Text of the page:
- Google Analytics for insights into keywords that have driven traffic to your website;
- Adwords Search Query Report for a look into the actual search terms that trigger your ads, remember, it is impossible to cover every single keyword a searcher will type; and
- Google Trends for insights into trending keyword theme.
Insights from these tools can help marketers develop more comprehensive keyword lists, better optimize paid search campaigns and achieve greater value from search engine optimization initiatives.
However, these insights can be used in areas other than search. Identifying keyword themes and trends over time can guide the content you develop and share with your followers as you strive to engage them via social media. My team continuously researches emerging keyword opportunities to maximize reach.
Apart from the superstar keywords that every marketer likes to focus on, why not find related subjects that people are searching and blog about them? If you are in the auto industry, your audience may not always be looking to buy a car, but who says they aren’t interested in a blog post on the top 10 celebrity cars of 2011? Keyword research can help you find such topics, which help you create more compelling content, and the result is more likes, tweets/retweets, comments and the like. Each of these is an indicator of value.
What Are They Saying?
The increasingly interactive nature of the web has created one of the most effective tools a marketer could wish for—an ever-present focus group of consumers who have experienced your brand or product and have something to say about it. It is absolutely crucial to monitor the conversation around your brand, products and competition, and use insights to facilitate meaningful engagement.
There are a myriad of tools to help you understand what people are saying. These tools range in price from thousands of dollars per month to free (Boardreader, Google Alerts and Twitter Search, to name a few). Understanding what people are saying and how they perceive you is crucial to developing your online marketing strategy. This may impact your overall goals—maybe you find out that you need to change perception—or it may impact how you choose the keywords you’d like to rank for. Either way, understanding the language your audience uses when searching for your products and describing your business is crucial.
Understanding what people are saying is also vital for another reason: so you can give people what they want…
See the rest of the article here. How is social media marketing helping you better understand your sporting lodge or inn market?
In a recent article in TripWire Magazine, writer Tara Horner, provides essential tips for social media inn marketing and lodge marketing. While not written specifically for lodges, guest ranches or B&B hospitality businesses, the principles apply just as well.
All in all, this is a well-written, helpful article. However, I do have to disagree with the writer’s assessment that social media can be a great marketing tool because it’s “free”.
Not only is social media marketing not FREE, the costs associated with it can be significant if not approached properly.
When all is said and done, social media marketing is going to cost you in one of two ways: either in time, or in money.
If you try to manage your own social media marketing, plan to invest a significant amount of time into it—that is if you want to do it right and actually see increased sales from it.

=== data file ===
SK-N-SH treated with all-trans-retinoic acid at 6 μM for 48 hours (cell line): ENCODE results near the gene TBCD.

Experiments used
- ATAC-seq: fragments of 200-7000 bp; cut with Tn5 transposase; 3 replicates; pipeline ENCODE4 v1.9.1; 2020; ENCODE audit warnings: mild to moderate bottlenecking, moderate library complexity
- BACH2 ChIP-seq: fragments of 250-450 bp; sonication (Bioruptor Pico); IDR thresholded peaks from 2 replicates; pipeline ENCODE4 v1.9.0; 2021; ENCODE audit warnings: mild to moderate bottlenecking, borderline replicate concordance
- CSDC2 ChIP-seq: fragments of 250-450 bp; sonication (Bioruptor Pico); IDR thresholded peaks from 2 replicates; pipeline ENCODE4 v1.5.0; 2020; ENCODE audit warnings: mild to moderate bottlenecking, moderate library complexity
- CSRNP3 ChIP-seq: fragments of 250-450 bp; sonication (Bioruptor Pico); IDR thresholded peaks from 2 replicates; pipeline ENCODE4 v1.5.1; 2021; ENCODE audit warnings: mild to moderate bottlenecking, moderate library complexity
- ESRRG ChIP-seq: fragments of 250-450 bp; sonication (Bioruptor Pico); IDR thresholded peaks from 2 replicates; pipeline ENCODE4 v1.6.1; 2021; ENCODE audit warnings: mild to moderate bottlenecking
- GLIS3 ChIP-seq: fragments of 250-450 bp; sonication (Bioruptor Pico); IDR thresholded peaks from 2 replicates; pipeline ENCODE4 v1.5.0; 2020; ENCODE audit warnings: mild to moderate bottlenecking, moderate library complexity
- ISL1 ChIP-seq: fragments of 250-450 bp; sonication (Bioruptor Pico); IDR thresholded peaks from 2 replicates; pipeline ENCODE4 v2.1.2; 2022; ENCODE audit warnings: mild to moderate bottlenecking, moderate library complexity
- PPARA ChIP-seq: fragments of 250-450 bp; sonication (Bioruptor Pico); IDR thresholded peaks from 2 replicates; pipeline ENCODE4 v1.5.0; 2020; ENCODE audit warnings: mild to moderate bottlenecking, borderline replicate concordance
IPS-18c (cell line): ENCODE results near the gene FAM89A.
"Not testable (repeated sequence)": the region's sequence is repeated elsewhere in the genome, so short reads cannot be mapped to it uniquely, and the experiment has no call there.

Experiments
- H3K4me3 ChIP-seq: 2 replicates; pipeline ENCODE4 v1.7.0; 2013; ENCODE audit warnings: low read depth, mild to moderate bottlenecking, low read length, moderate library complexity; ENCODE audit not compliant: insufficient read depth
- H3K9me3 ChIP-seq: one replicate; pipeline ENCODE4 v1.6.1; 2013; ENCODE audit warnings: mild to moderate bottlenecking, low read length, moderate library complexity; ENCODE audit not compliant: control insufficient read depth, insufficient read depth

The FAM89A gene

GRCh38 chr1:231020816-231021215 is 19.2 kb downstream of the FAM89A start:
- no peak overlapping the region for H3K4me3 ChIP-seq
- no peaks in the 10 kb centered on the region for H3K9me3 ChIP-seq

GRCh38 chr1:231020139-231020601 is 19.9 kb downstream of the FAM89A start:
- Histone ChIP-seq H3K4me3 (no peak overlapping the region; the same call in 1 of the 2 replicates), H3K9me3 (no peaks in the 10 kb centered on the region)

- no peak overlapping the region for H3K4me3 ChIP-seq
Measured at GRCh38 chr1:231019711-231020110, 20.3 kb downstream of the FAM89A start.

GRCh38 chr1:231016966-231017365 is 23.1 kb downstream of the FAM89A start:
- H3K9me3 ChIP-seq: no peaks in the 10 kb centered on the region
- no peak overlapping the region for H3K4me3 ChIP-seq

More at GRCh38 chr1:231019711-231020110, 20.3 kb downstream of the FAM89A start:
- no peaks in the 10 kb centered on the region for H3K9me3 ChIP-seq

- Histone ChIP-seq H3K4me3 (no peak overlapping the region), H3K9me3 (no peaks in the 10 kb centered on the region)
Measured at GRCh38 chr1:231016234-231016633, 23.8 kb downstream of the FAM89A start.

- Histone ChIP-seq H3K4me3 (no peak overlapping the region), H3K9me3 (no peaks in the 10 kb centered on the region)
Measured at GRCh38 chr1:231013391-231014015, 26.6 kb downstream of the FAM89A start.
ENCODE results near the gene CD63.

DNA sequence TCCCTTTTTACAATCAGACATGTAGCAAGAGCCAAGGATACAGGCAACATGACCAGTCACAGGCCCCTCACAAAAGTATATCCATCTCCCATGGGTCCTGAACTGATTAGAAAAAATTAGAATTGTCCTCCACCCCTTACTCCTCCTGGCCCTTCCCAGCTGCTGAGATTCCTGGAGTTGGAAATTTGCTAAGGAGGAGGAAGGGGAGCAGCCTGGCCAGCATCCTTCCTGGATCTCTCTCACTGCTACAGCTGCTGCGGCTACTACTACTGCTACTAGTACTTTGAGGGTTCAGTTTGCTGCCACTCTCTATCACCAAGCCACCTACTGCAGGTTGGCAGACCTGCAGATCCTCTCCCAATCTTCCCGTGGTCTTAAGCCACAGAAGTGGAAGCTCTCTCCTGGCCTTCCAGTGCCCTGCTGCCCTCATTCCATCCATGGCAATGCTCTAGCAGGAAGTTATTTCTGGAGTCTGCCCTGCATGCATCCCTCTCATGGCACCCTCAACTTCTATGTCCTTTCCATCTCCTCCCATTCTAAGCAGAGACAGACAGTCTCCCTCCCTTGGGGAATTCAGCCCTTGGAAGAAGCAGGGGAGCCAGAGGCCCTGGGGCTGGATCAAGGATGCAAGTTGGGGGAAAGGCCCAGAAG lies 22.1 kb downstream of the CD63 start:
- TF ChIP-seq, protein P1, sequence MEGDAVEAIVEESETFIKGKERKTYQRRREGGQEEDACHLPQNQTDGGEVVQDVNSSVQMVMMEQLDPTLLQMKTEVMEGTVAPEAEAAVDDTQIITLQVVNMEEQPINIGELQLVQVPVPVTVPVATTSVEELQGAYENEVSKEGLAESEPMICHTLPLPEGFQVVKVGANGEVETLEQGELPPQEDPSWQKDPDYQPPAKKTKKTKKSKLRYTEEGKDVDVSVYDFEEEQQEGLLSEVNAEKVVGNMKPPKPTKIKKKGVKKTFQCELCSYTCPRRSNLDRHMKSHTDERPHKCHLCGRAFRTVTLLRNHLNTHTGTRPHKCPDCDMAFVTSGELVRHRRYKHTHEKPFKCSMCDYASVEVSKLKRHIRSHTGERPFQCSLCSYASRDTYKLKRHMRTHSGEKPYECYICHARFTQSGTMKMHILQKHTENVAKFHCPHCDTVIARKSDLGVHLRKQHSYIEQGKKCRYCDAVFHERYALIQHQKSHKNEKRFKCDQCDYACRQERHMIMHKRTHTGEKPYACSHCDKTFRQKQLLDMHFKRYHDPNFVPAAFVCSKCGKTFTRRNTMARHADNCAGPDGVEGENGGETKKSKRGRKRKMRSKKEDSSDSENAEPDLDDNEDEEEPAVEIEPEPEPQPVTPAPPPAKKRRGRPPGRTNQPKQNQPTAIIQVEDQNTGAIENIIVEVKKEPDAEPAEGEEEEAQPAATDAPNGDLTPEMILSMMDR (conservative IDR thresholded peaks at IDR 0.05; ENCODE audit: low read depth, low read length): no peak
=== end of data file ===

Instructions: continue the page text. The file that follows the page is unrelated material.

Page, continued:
If you don’t want to invest your own time, you’ll need to hire someone else (either an employee or consultant) to handle it for you and that’s going to cost you money.
That being said, this article provides an excellent starting point for social media inn marketing and lodge marketing
One of the keys to building a business is through the use of advanced social media marketing tactics. Unlike traditional marketing techniques, such as postcards or print ads, social media does not have to cost a penny, thus increasing your chances of a high return of investment. Anyone can set up a Twitter account, a Facebook page, and a Google+ page for his business. Using these effectively however is an entirely different story.
Advanced social media marketing goes beyond the obligatory account setup and occasional posting. It means connecting both with people and leveraging the latest technologies, like search engine optimization, to get the most out of every post or update. With that in mind, here are some ways to take your social media marketing to the next level…
…you should integrate online and offline marketing so that your social media addresses will become as known as your company name. On business cards, postcards, in magazine ads, and even on billboards, include your Twitter name or mention your Facebook name. To really push your social media accounts, consider a Quick Response code that leads to your social media account, especially if the print media is advertising a contest or other event, relevant topics to your social media page.
Get involved in social media on a local level by adding your permanent business address to Google Maps and yellow page sites. It will increase your likelihood of being found much more quickly through search engines. How does this relate to your social media sites? People share and comment on map locations. Your Facebook page can include your Google map location. FourSquare is another example of where maps can be useful as people socialize by checking into locations and sharing on other social media sites. If you’re location isn’t listed, you’ll be missed out!
I included this last paragraph in this excerpt because even though your sporting lodge, outfitting business, B & B, or guest ranch needs to reach a national audience, having a presence in Google Places, and local and mobile directories will lend an air of credibility and solidity that’s of paramount important for website visitors who do not yet know you.
See the original article for the rest of the tips.
Which social media inn marketing and lodge marketing techniques are you using now? How have they helped, or hindered, your marketing efforts?